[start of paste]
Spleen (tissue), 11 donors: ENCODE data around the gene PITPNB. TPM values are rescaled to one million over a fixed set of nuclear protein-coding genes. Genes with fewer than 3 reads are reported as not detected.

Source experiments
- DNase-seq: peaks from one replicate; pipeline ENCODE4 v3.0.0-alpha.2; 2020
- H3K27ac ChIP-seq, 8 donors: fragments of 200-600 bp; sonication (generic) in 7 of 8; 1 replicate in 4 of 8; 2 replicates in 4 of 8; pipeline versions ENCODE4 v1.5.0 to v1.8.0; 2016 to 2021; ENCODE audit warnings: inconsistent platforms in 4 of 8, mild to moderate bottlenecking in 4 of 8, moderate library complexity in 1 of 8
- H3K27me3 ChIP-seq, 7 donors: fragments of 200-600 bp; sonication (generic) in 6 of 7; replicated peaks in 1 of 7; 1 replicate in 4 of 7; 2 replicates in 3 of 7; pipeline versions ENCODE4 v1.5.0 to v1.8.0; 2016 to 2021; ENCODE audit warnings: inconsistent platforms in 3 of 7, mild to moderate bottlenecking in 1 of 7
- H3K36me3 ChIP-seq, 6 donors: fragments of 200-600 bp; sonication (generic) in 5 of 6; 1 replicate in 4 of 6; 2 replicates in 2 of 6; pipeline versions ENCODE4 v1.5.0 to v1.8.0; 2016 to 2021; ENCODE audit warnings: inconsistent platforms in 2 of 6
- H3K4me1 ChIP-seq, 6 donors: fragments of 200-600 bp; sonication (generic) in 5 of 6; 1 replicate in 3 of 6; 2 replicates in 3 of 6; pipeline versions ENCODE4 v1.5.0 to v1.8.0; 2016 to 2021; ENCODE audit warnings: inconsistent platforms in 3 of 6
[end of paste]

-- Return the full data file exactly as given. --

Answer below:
Spleen (tissue), 11 donors: ENCODE data around the gene PITPNB. TPM values are rescaled to one million over a fixed set of nuclear protein-coding genes. Genes with fewer than 3 reads are reported as not detected.

Source experiments
- DNase-seq: peaks from one replicate; pipeline ENCODE4 v3.0.0-alpha.2; 2020
- H3K27ac ChIP-seq, 8 donors: fragments of 200-600 bp; sonication (generic) in 7 of 8; 1 replicate in 4 of 8; 2 replicates in 4 of 8; pipeline versions ENCODE4 v1.5.0 to v1.8.0; 2016 to 2021; ENCODE audit warnings: inconsistent platforms in 4 of 8, mild to moderate bottlenecking in 4 of 8, moderate library complexity in 1 of 8
- H3K27me3 ChIP-seq, 7 donors: fragments of 200-600 bp; sonication (generic) in 6 of 7; replicated peaks in 1 of 7; 1 replicate in 4 of 7; 2 replicates in 3 of 7; pipeline versions ENCODE4 v1.5.0 to v1.8.0; 2016 to 2021; ENCODE audit warnings: inconsistent platforms in 3 of 7, mild to moderate bottlenecking in 1 of 7
- H3K36me3 ChIP-seq, 6 donors: fragments of 200-600 bp; sonication (generic) in 5 of 6; 1 replicate in 4 of 6; 2 replicates in 2 of 6; pipeline versions ENCODE4 v1.5.0 to v1.8.0; 2016 to 2021; ENCODE audit warnings: inconsistent platforms in 2 of 6
- H3K4me1 ChIP-seq, 6 donors: fragments of 200-600 bp; sonication (generic) in 5 of 6; 1 replicate in 3 of 6; 2 replicates in 3 of 6; pipeline versions ENCODE4 v1.5.0 to v1.8.0; 2016 to 2021; ENCODE audit warnings: inconsistent platforms in 3 of 6